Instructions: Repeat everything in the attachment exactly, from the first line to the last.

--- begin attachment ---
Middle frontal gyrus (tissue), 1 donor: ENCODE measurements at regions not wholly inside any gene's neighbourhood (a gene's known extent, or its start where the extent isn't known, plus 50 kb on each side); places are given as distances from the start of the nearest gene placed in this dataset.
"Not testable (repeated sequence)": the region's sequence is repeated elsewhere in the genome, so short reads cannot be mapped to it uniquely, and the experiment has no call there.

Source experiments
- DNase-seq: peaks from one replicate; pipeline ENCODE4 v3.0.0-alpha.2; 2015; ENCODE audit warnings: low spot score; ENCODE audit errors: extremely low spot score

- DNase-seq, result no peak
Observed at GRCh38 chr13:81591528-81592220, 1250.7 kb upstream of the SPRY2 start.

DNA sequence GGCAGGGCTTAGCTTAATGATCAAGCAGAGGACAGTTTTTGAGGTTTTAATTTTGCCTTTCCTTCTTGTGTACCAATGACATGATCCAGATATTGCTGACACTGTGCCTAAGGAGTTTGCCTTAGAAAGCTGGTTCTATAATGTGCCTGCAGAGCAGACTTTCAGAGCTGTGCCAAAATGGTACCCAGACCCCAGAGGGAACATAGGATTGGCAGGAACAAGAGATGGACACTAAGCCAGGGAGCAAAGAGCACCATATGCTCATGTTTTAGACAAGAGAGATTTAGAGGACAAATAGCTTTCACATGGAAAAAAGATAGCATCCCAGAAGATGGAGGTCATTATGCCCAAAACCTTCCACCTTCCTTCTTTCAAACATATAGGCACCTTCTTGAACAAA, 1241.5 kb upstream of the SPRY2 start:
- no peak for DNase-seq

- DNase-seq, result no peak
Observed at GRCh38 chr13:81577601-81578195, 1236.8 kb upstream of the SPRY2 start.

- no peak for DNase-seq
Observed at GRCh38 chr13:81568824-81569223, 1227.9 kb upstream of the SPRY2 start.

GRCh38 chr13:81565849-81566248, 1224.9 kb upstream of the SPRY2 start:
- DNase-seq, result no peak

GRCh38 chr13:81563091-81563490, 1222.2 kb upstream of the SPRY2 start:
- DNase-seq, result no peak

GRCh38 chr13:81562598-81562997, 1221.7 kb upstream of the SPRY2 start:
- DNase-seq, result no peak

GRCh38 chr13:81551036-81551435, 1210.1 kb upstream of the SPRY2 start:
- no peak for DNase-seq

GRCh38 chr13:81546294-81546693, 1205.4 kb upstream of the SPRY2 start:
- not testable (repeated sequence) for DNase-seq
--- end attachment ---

Middle frontal gyrus (tissue), 1 donor: ENCODE measurements at regions not wholly inside any gene's neighbourhood (a gene's known extent, or its start where the extent isn't known, plus 50 kb on each side); places are given as distances from the start of the nearest gene placed in this dataset.
"Not testable (repeated sequence)": the region's sequence is repeated elsewhere in the genome, so short reads cannot be mapped to it uniquely, and the experiment has no call there.

Source experiments
- DNase-seq: peaks from one replicate; pipeline ENCODE4 v3.0.0-alpha.2; 2015; ENCODE audit warnings: low spot score; ENCODE audit errors: extremely low spot score

- DNase-seq, result no peak
Observed at GRCh38 chr13:81591528-81592220, 1250.7 kb upstream of the SPRY2 start.

DNA sequence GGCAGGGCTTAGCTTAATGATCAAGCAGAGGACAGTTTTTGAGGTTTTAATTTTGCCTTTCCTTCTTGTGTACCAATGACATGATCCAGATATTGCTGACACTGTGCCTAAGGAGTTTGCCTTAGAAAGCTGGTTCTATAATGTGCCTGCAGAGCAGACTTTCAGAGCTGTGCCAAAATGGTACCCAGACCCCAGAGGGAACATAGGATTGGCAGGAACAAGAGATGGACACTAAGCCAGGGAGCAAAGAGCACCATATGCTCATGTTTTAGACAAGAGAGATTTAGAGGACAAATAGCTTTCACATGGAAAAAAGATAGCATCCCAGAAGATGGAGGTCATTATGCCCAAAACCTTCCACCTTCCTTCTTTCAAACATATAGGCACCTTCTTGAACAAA, 1241.5 kb upstream of the SPRY2 start:
- no peak for DNase-seq

- DNase-seq, result no peak
Observed at GRCh38 chr13:81577601-81578195, 1236.8 kb upstream of the SPRY2 start.

- no peak for DNase-seq
Observed at GRCh38 chr13:81568824-81569223, 1227.9 kb upstream of the SPRY2 start.

GRCh38 chr13:81565849-81566248, 1224.9 kb upstream of the SPRY2 start:
- DNase-seq, result no peak

GRCh38 chr13:81563091-81563490, 1222.2 kb upstream of the SPRY2 start:
- DNase-seq, result no peak

GRCh38 chr13:81562598-81562997, 1221.7 kb upstream of the SPRY2 start:
- DNase-seq, result no peak

GRCh38 chr13:81551036-81551435, 1210.1 kb upstream of the SPRY2 start:
- no peak for DNase-seq

GRCh38 chr13:81546294-81546693, 1205.4 kb upstream of the SPRY2 start:
- not testable (repeated sequence) for DNase-seq